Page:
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"Mummies" in Maeshowe?

The antiquarian James Farrer was excavating Maeshowe in 1861, The Orcadian newspaper, dated Saturday, July 20, 1861, reported that:

"two female mummies had been discovered, and also the skeleton of a gentleman over ten feet long."

The source of this story remains unknown, but the reporter was obviously sceptical, because he went on to say:

"no-one so far as I have heard, has been favoured with a sight of the lady mummies, or the long gentleman."

I suspect these reports owed more to a local tradition than to actual fact.

Allegedly written in 1529, Jo Ben's Descriptio Insularum Orchadiarum recounts a similar tale, in which the bones of a 14-feet tall man were found in a tomb "on a little hill near to the lake".

Rather than take these stories literally, it is more likely that they reflect a local tradition that a powerful individual was once interred within the chamber. This individual was prehaps a Norse settler - something corroborated by the evidence that the chamber seems to have been reused in Viking times.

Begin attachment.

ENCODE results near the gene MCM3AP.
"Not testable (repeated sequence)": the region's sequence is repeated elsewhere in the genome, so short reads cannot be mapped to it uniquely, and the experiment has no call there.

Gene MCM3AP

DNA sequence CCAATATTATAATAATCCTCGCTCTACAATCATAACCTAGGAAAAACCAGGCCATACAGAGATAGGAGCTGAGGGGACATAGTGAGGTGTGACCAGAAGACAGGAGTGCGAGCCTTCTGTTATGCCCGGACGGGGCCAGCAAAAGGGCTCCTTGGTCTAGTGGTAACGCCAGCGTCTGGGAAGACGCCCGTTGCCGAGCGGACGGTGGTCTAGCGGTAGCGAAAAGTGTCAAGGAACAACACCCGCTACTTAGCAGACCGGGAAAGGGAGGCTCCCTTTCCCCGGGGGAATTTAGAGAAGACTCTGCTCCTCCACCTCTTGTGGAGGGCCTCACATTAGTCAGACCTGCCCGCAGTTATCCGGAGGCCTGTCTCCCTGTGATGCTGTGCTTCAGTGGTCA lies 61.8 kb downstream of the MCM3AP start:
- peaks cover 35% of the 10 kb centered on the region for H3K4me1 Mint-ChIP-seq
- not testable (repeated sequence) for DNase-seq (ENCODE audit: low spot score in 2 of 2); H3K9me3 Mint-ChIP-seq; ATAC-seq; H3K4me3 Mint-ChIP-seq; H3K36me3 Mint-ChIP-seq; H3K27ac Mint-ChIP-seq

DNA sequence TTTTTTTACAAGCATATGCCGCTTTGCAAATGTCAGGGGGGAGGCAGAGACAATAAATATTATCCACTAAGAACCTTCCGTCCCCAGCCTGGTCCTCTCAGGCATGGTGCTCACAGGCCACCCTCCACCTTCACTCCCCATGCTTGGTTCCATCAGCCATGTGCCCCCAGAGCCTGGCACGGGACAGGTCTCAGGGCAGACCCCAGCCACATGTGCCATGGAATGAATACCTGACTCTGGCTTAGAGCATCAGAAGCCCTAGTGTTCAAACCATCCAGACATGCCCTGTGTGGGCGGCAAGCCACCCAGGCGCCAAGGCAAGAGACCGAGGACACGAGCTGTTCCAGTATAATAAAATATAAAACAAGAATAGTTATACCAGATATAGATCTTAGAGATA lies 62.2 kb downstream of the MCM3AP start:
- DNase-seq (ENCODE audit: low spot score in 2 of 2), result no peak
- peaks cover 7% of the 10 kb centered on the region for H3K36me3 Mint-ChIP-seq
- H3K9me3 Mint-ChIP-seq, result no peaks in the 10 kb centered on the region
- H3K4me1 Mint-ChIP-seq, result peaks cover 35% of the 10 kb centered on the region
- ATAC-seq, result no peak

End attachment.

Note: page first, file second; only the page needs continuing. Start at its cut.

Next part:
The later belief that the cairn housed a Hogboon, adds weight to this theory. The Orkney hogboon developed from the Norse pre-Christian belief in the haugbonde or "howe-farmer".

After death they believed a person's spirit continued to live on the family farm or near it. This applied in particular to the pioneer or founding-father of the estate, whose spirit was believed to remain within this mound, becoming the family's - or farm's - guardian.

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